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July 6, 2006
The Pork Poll, Or Have You Seen Elvis Lately?

The Sunlight Foundation has a new poll for blog readers across the political spectrum. Several of us, including Instapundit and Truth Laid Bear, will post this poll ourselves and collect data from our readers. It's not meant to be scientific but rather a bit of temperature-taking, as well as a little fun for everyone.

Take a moment and fill it out so we can see where CQ readers stand on the issue:

Written by Micah Sifry on July 6, 2006 - 9:21am.

You can only vote once.
Sunlight's director, Ellen Miller, also has some good background information on earmark reform and its connection to corruption:
Six months ago, lobbyist Jack Abramoff admitted to corrupting government officials and pleaded guilty to three counts of conspiracy, fraud and tax evasion. Two Members of Congress have resigned their seats under a cloud of ethics charges, one of whom—Randy Cunningham--is in jail, and one—Tom DeLay—is under indictment in Texas.

Seven other Members—Senators Conrad Burns and Bill Frist, and Congressmen Dennis Hastert, William Jefferson, Jerry Lewis, Alan Mollahan and Bob Ney are currently under investigation by either the congressional ethics committees or law enforcement authorities (see this Congresspedia page for details). David Safavian, a top official at the General Services Administration, was found guilty by a jury on four counts of lying and obstruction of justice. And at least 11 government officials and former and current congressional staffers have either pled guilty or are under investigation for bribery, conspiracy, accepting bribes, corrupting elected officials, violations of lobbying rules, and numerous as yet unnamed reasons.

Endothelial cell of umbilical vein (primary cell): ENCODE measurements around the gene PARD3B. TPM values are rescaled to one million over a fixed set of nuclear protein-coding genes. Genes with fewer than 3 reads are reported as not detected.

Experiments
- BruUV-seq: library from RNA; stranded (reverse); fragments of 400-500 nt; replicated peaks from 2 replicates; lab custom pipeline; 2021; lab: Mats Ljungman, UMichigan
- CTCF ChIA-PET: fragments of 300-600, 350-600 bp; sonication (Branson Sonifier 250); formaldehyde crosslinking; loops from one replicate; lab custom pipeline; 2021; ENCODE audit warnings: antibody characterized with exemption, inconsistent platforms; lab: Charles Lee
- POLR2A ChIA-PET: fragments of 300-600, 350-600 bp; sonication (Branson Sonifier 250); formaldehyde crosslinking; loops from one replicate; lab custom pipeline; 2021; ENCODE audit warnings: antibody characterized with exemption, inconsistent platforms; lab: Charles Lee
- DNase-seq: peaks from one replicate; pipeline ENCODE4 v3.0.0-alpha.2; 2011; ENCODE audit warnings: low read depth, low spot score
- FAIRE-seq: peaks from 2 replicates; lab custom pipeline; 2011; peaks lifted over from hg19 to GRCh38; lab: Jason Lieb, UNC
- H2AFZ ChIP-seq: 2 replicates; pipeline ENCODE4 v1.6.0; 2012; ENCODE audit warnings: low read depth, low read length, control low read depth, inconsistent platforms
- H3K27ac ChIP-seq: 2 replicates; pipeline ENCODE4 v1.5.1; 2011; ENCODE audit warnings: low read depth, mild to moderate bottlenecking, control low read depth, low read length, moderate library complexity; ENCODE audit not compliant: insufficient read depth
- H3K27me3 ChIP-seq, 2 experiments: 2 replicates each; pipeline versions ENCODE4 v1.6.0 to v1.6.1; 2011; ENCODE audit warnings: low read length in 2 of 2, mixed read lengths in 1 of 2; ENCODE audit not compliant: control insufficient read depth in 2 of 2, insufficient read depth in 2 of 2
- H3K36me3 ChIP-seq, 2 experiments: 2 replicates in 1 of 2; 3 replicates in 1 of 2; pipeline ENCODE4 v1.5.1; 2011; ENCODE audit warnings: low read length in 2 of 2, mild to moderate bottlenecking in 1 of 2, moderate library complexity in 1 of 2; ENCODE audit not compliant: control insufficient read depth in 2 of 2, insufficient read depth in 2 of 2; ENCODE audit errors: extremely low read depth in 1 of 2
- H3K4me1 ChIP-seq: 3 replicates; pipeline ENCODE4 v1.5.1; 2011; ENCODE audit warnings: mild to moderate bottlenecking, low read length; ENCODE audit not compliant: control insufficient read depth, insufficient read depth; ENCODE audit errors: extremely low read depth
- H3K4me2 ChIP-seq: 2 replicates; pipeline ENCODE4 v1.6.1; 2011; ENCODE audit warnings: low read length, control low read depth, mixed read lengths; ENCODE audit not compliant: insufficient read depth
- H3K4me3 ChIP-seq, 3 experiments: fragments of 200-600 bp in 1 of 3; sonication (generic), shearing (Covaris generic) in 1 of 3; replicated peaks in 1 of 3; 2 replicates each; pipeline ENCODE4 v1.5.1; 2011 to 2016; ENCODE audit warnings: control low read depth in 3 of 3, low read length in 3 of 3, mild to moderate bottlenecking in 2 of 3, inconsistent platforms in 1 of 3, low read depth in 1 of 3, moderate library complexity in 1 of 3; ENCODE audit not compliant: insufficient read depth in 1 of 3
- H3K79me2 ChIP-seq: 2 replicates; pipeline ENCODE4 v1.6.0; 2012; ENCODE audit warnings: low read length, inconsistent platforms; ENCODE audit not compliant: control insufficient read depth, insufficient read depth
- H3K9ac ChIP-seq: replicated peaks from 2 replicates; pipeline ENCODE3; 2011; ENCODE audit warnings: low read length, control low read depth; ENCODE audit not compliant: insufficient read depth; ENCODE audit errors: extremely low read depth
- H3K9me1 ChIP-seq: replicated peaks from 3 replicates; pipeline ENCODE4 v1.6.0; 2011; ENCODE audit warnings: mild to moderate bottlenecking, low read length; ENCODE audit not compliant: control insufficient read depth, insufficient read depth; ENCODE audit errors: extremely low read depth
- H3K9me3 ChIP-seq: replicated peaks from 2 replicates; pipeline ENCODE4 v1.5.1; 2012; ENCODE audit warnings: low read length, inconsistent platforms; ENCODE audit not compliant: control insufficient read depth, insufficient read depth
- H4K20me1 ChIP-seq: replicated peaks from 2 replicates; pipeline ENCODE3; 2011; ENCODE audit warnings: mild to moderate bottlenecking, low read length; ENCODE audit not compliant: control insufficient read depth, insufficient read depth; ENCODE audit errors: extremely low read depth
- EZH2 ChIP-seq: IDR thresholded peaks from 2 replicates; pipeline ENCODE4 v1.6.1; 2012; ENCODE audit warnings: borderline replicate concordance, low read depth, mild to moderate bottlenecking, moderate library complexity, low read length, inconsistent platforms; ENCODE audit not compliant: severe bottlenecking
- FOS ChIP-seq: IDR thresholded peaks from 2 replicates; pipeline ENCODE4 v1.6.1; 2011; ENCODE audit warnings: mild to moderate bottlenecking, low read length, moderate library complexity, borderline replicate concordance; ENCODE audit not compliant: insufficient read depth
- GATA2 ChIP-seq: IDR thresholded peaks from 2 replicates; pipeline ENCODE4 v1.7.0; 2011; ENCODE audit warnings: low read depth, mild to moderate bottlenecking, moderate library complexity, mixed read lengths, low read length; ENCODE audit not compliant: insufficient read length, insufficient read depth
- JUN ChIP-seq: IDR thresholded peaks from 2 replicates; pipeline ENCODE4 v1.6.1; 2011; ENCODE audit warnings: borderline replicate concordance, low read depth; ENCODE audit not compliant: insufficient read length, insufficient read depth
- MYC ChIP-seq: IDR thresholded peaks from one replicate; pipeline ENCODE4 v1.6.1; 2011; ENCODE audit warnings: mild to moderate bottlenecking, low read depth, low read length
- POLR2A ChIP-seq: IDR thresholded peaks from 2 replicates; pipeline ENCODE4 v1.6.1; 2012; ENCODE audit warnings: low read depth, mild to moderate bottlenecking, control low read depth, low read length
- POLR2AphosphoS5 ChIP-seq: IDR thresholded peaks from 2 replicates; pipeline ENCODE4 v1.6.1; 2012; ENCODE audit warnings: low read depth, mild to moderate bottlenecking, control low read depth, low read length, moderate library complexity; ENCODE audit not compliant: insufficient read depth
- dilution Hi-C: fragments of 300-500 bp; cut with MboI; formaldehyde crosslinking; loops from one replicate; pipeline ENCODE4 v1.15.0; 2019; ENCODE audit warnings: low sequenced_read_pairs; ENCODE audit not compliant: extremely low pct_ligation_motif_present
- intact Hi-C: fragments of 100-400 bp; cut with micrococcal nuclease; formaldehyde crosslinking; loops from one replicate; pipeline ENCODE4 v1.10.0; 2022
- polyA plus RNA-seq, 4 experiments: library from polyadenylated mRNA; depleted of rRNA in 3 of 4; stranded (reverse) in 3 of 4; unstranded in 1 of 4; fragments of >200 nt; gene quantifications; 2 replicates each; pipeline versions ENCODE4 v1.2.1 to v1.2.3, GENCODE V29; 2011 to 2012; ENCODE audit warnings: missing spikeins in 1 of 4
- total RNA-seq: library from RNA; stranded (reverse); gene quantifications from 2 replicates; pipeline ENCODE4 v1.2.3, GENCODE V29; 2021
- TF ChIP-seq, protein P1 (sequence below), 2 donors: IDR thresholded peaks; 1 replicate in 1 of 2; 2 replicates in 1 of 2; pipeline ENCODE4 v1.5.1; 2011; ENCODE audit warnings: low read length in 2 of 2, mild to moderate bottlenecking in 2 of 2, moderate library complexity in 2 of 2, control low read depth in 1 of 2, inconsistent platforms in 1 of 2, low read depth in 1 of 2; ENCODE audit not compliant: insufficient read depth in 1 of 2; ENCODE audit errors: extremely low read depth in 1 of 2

Six months ago, after Abramoff pled guilty, everyone in Congress was for reform ... Now, six months later, the Washington Post reports that these calls for change are “a fading concern.” The Post recounts, “Lawmakers considered a range of provisions, including a ban on privately funded junkets, a prohibition against taking gifts and an end to steeply discounted travel by private jet. Instead, they decided to strengthen and double the number of lobbyists' public disclosure reports, and they discarded -- or will probably discard -- almost everything else.” Powerful members of both chambers objected strongly to a ban on privately financed travel, and they were joined by major lobby groups. An independent office of public integrity was shot down in committee.

Be sure to read the whole post.

UPDATE: Fixed a coding problem, so the poll now runs correctly. It displays poorly, but it works!

Sphere It Digg! View blog reactions
Posted by Ed Morrissey at July 6, 2006 1:32 PM

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